Administrative / Biographical History
Traveler and collector of manuscripts, born in London. Educated at Charterhouse, he entered Christ Church, Oxford in 1829, but left without taking his degree in 1831 when he was returned to Clitheroe to the House of Commons. The borough was disfranchised in 1832, and Curzon never sat for another. In 1833 he began the travels that have made his name renowned. He travelled through Europe before visiting Egypt and the Holy Land in 1833-34, on a tour of research among the monastery libraries, gathering many valuable manuscripts. He set out on a second tour in 1837-38, when he visited Mount Athos and bought five manuscripts from several monasteries there, before making further purchases in Egypt. His experiences are recorded in his Visit to the Monasteries in the Levant (1849). It immediately gained popularity, running to six editions by 1881.[end] From a scientific point of view these revelations of monastic treasures were of great importance, and it was Curzon's experience that set others on the track which led to the acquisition of the magnificent collection of Nitrian manuscripts by the British Museum. Curzon has subsequently been criticized for removing the manuscripts to Britain, but it seems certain that many owe their preservation to the removal.
In October 1841 Curzon was appointed attache at the embassy at Constantinople and private secretary to Sir Stratford Canning, where he spent his leisure exploring the city and particularly the manuscripts there. In January 1843 he was appointed a commissioner, with Lieutenant-Colonel W. Fenwick Williams, for defining the boundaries between Turkey and Persia, and in recognition of his service he received decorations from both the shah and sultan. The diplomatic service was, however, not to his taste, and he returned to England in 1844, publishing an account of his stay in Armenia (1854). On 27 August 1850 he married Emily Julia, daughter of Sir Robert Wilmot-Horton.[end] His later travels in Italy were devoted partly to the discovery of manuscripts; and the Philobiblon Society published in 1854 his Account if the Most Celebrated Libraries of Italy. His interest in manuscripts, however, was at least as much excited by the actual writing as by the contents. He was a student of the history of handwriting, and his valuable collection of manuscripts had been gathered with a view to a treatise on the subject, which he never completed, although in 1849 he printed fifty copies of his Catalogue of Materials for Writing, which comprises examples in Syriac, Arabic, Turkish, Uigar, Persian, Armenian, Greek, and Coptic. These manuscripts were deposited by his son in the British Museum and left permanently to the museum by his daughter.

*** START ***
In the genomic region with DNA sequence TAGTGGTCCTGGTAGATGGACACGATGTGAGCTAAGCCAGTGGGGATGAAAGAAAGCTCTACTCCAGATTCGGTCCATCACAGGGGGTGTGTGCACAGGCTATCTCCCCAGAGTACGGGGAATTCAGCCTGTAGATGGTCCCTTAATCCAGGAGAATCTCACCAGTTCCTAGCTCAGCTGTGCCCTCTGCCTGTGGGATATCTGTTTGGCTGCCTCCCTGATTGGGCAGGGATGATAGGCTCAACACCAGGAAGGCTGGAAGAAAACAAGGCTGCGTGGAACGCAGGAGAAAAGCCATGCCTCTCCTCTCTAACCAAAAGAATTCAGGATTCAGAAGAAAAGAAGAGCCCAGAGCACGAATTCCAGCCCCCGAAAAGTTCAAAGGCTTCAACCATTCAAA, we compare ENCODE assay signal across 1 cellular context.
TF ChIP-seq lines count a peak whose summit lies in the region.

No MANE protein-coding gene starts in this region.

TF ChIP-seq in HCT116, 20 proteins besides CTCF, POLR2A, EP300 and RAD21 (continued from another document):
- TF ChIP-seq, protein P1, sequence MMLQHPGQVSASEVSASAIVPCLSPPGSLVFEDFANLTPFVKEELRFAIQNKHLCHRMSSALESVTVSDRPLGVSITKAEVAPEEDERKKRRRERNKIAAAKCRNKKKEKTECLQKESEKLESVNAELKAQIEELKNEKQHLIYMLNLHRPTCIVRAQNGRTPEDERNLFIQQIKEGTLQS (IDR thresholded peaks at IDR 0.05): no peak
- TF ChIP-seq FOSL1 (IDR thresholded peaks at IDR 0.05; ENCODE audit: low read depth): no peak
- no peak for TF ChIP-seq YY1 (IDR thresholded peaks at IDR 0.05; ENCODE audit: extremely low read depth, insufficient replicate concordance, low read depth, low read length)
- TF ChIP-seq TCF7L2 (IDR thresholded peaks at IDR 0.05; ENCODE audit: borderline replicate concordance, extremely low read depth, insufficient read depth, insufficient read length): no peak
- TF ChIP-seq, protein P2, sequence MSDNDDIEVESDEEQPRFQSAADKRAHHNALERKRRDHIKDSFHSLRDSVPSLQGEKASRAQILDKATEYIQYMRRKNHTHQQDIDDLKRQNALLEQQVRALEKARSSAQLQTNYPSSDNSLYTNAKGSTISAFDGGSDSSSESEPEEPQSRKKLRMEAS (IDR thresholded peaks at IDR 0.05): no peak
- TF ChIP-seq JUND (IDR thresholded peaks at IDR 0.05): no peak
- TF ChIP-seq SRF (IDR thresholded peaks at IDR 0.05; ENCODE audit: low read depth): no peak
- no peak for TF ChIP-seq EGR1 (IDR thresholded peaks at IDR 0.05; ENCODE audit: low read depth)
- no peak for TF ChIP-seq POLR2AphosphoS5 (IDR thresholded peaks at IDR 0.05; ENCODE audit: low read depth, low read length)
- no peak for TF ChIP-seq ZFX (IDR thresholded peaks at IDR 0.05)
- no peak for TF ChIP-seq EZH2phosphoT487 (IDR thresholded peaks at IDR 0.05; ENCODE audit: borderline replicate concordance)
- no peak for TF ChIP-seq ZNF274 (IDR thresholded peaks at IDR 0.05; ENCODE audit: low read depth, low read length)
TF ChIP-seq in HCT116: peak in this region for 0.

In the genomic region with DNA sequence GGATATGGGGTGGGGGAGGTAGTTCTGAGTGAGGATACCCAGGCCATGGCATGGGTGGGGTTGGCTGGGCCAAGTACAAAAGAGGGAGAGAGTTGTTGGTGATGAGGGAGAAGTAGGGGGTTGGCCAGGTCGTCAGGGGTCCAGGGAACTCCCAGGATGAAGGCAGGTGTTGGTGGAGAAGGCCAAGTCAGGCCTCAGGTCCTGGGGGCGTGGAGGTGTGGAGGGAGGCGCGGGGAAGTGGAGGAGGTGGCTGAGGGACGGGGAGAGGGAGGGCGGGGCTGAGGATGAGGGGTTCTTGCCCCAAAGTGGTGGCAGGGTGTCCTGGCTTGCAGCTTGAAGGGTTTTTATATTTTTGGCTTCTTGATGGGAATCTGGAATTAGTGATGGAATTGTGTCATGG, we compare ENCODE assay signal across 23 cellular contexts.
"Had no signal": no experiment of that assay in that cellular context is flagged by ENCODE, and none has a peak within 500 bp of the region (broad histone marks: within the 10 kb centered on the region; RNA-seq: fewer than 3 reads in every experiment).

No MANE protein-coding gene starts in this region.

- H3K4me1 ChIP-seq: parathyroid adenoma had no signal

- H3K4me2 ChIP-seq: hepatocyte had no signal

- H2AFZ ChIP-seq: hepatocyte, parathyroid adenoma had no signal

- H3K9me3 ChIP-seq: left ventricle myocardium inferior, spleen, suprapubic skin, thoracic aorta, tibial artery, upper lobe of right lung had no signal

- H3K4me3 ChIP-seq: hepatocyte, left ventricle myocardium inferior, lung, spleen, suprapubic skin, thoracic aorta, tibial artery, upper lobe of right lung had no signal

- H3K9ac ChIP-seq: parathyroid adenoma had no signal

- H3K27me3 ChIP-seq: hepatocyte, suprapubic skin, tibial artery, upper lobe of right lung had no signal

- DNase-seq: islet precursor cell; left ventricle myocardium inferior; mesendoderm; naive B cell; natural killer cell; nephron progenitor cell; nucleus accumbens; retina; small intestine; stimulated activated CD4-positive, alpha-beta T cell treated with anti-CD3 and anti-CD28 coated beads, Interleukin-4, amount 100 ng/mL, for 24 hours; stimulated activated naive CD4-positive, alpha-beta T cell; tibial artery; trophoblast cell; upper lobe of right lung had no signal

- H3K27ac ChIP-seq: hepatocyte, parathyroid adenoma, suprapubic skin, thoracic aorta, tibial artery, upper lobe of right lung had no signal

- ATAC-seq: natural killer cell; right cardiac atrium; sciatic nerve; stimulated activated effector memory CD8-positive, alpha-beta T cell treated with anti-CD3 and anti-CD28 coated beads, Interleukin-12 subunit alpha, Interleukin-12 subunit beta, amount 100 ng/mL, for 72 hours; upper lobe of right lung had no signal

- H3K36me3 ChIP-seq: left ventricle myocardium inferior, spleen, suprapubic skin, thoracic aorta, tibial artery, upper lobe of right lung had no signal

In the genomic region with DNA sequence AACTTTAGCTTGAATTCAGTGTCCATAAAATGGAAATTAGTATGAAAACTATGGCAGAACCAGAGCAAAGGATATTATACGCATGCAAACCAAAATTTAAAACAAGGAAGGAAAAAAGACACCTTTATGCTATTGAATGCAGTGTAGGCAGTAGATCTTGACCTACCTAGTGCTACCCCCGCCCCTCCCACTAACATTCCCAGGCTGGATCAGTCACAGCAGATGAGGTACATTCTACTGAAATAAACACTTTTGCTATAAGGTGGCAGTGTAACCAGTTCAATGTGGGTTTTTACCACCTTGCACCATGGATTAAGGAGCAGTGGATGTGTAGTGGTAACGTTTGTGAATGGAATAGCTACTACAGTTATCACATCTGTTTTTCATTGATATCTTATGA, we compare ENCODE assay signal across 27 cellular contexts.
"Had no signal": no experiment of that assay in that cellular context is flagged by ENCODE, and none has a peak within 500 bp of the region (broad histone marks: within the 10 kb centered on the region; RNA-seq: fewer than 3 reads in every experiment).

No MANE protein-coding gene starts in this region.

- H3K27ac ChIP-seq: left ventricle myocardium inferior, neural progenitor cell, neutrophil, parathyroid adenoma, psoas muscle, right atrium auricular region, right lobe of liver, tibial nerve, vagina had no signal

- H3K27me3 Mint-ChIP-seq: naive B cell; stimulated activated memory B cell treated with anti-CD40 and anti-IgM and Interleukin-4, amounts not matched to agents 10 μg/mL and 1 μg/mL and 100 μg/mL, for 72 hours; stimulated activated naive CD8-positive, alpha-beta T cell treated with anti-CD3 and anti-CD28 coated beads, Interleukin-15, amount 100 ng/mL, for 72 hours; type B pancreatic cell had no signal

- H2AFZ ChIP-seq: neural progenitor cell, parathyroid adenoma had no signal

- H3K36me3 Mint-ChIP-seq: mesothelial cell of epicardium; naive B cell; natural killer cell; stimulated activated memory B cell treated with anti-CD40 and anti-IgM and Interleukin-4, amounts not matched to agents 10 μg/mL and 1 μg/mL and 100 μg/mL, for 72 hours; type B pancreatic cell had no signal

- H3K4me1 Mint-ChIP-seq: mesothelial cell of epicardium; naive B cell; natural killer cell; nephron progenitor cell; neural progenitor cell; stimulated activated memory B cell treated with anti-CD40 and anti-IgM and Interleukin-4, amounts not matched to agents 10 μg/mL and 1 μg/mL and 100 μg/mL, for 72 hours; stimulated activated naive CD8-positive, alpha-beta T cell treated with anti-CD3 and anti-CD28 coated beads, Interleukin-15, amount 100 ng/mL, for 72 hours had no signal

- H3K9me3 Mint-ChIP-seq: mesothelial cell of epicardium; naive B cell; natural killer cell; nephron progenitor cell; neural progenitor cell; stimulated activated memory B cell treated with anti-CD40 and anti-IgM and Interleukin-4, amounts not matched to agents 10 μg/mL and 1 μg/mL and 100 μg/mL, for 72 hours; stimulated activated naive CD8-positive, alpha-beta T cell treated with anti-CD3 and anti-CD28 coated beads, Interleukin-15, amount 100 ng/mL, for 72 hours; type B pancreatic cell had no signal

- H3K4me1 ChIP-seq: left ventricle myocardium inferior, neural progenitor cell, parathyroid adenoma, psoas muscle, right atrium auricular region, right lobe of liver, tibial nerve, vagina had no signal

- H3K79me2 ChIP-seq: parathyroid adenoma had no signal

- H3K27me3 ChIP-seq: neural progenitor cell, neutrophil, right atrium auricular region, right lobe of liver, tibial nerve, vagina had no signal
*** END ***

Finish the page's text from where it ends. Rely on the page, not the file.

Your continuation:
On 15 May 1870 he succeeded his mother in the barony, as fourteenth Baron Zouche (or de la Zouche) of Harringworth, inheriting properties very much encumbered by his parents, particularly his father, who spent money too freely and managed family affair ineptly. Lord Zouche was deputy lieutenant of Sussex and Staffordshire, where his estate of Parham and Ravenhill were situated. He died at Parham on 2 August 1873 and was buried in the family vault beside his wife.